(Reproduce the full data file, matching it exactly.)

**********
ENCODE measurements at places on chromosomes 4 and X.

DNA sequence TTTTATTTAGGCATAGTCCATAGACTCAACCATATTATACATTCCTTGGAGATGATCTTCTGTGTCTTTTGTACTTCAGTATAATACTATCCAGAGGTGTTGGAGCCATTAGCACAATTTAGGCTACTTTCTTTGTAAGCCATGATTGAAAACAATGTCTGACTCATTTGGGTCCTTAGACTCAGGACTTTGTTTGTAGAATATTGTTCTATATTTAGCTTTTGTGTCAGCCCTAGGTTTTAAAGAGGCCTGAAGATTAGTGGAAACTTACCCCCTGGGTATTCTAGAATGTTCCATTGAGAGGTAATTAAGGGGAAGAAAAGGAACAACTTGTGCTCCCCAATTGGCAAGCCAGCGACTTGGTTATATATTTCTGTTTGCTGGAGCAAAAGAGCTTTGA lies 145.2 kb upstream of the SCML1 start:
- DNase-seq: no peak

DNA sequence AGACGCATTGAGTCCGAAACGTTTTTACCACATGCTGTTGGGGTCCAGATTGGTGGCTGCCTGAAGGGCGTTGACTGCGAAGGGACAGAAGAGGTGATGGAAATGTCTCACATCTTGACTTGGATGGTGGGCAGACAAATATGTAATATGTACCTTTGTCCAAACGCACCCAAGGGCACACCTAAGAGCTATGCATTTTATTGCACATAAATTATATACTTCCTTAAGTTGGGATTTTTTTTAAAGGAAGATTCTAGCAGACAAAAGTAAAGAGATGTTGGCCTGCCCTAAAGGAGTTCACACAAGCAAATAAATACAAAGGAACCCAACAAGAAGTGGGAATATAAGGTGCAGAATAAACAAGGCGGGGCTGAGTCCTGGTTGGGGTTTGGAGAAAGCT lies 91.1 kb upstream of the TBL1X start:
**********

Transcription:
ENCODE measurements at places on chromosomes 4 and X.

DNA sequence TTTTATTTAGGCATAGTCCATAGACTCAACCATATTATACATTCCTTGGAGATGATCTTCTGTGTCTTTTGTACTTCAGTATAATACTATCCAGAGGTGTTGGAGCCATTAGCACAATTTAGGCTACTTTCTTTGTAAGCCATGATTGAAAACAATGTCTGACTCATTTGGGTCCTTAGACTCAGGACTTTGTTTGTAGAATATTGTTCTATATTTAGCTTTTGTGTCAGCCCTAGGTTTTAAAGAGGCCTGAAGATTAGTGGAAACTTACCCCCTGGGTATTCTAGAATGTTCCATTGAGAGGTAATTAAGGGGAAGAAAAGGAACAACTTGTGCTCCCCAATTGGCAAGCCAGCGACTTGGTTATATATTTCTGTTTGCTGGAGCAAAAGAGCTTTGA lies 145.2 kb upstream of the SCML1 start:
- DNase-seq: no peak

DNA sequence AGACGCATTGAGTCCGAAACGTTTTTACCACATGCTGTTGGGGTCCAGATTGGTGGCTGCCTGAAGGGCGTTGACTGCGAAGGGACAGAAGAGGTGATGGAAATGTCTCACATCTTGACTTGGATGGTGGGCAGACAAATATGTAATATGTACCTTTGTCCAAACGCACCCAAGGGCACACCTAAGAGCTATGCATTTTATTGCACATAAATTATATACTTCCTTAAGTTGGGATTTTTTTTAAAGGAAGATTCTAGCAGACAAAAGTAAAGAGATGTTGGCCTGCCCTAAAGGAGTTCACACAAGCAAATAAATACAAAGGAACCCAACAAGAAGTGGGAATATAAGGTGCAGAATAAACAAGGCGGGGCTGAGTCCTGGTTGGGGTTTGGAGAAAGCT lies 91.1 kb upstream of the TBL1X start: